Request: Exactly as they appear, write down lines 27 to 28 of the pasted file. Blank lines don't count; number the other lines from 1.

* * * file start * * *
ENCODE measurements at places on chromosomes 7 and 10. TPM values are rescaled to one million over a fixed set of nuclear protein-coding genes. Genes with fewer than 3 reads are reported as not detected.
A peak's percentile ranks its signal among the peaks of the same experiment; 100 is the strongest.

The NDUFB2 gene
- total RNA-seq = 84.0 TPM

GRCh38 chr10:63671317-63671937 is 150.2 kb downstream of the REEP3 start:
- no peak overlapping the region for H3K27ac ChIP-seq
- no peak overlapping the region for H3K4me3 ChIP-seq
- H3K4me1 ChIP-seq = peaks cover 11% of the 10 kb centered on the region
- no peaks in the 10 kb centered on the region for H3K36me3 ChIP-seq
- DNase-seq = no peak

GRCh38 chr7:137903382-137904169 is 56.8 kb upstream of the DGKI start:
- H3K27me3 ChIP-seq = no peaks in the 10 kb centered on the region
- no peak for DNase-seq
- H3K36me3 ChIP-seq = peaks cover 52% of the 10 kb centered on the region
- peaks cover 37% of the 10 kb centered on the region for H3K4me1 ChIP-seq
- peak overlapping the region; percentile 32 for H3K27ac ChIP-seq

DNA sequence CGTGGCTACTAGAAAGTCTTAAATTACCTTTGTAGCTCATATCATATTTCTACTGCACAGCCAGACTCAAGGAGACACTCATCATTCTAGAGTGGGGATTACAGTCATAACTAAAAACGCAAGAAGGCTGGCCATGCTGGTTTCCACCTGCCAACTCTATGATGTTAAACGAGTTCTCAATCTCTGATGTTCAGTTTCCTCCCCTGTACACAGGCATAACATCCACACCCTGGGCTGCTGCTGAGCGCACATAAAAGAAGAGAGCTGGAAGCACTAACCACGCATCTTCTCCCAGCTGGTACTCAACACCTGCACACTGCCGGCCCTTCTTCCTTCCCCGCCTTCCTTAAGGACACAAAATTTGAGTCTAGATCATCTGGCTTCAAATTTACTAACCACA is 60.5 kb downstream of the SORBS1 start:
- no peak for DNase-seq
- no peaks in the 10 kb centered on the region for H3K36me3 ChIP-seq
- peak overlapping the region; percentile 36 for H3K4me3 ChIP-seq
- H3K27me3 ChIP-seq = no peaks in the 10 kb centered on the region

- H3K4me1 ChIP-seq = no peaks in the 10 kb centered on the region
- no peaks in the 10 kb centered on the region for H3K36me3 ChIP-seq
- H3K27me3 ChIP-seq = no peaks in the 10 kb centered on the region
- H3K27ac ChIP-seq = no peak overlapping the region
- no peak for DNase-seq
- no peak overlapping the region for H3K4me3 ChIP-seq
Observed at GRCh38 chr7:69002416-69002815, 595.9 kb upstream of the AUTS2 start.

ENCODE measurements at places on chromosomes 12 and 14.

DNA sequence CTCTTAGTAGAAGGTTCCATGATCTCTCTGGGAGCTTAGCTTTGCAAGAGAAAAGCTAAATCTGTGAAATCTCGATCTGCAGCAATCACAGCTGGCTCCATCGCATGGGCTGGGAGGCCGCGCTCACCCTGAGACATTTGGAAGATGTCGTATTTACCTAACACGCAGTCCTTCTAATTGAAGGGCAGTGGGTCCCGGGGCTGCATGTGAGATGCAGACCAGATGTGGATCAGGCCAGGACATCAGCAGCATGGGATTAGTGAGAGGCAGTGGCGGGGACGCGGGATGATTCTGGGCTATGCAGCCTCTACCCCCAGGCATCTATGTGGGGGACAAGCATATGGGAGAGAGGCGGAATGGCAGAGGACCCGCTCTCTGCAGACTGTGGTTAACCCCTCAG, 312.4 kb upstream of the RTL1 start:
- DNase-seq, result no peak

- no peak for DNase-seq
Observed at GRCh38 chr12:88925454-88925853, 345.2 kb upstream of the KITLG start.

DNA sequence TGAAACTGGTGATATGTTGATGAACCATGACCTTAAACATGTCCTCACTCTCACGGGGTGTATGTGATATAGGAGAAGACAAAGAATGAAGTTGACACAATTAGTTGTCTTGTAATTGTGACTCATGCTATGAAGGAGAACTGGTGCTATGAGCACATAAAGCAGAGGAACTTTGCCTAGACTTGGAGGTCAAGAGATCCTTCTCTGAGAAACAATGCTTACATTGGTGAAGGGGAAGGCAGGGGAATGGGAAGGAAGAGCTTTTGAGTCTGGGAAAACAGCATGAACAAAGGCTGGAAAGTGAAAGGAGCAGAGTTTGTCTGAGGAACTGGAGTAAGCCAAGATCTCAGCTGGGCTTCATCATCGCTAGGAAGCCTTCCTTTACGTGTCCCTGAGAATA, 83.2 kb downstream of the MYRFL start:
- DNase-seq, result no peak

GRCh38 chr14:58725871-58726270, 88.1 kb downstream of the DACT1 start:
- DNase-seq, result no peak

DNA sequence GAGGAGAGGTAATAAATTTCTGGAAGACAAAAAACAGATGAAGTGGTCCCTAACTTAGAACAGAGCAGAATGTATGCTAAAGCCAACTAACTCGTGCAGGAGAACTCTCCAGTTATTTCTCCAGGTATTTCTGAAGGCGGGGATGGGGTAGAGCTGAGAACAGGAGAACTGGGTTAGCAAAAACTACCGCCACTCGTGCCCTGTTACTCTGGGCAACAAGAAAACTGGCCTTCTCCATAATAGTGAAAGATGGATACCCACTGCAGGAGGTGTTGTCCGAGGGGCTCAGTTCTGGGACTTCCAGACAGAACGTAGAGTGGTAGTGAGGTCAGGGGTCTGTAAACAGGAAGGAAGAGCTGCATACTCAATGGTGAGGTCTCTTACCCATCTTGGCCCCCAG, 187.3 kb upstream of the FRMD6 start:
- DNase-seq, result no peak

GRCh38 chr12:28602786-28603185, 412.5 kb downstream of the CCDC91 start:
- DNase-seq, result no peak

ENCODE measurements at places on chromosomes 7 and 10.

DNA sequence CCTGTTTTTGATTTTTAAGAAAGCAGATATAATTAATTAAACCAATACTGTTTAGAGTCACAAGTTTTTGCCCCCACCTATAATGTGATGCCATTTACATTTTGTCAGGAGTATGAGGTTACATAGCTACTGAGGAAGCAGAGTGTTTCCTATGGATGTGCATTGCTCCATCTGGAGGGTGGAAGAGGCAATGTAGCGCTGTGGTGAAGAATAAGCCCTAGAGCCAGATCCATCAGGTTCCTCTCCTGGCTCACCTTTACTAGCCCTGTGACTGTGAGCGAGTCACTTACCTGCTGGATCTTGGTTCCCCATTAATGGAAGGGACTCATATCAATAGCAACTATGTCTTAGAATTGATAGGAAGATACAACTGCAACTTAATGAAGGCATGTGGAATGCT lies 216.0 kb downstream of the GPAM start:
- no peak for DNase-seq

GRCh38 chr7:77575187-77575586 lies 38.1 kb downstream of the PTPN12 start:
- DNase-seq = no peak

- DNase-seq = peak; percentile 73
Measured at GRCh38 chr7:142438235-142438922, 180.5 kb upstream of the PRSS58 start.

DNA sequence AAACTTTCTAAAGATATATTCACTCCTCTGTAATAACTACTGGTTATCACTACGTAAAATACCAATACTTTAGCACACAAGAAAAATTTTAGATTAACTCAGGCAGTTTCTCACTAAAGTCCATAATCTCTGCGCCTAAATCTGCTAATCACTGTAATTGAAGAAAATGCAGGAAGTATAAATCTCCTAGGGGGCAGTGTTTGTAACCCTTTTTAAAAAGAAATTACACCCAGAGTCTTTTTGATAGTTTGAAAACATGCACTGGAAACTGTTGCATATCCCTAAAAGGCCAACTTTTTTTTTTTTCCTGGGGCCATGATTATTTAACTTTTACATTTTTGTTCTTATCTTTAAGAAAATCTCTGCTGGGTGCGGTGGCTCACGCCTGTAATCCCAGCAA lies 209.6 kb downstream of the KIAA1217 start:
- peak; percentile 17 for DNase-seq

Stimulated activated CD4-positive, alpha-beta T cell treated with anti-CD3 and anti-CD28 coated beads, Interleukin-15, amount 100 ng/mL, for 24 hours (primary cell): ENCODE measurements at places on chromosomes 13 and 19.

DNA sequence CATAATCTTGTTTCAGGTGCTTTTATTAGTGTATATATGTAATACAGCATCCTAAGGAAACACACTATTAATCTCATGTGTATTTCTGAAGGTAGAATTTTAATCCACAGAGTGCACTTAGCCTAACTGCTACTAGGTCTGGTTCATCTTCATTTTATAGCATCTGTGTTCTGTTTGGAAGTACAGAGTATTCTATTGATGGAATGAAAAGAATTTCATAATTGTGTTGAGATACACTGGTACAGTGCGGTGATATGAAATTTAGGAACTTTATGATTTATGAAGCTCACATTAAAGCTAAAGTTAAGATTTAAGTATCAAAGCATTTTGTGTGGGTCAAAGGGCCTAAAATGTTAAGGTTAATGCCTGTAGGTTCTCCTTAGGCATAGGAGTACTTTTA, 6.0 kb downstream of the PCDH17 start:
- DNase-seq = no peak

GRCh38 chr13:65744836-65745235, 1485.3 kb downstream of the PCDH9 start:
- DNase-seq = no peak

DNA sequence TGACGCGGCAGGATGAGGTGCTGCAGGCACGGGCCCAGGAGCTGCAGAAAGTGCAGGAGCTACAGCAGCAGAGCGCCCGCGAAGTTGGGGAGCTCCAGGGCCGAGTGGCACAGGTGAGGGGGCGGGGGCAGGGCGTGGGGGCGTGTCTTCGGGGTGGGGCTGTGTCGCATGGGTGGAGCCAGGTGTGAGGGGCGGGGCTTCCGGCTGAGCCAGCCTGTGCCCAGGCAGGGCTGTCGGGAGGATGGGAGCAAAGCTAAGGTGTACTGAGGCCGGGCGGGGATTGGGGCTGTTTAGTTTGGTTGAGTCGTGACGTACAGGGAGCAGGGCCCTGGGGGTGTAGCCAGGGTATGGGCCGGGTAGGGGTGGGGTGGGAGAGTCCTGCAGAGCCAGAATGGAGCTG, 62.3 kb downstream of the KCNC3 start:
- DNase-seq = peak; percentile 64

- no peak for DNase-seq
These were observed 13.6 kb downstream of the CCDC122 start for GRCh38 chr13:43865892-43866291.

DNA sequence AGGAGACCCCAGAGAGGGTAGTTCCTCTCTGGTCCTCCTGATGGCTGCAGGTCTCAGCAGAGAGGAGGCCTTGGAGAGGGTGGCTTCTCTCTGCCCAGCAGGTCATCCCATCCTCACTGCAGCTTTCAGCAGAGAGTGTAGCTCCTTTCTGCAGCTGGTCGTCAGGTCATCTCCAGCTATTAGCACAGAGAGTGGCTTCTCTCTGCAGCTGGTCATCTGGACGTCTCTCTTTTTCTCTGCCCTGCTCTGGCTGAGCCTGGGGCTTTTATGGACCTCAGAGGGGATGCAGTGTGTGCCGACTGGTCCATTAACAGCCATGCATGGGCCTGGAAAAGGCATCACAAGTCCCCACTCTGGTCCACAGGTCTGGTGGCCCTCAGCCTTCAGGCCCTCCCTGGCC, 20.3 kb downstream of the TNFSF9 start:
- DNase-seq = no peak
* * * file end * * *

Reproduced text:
- no peak overlapping the region for H3K4me3 ChIP-seq
Observed at GRCh38 chr7:69002416-69002815, 595.9 kb upstream of the AUTS2 start.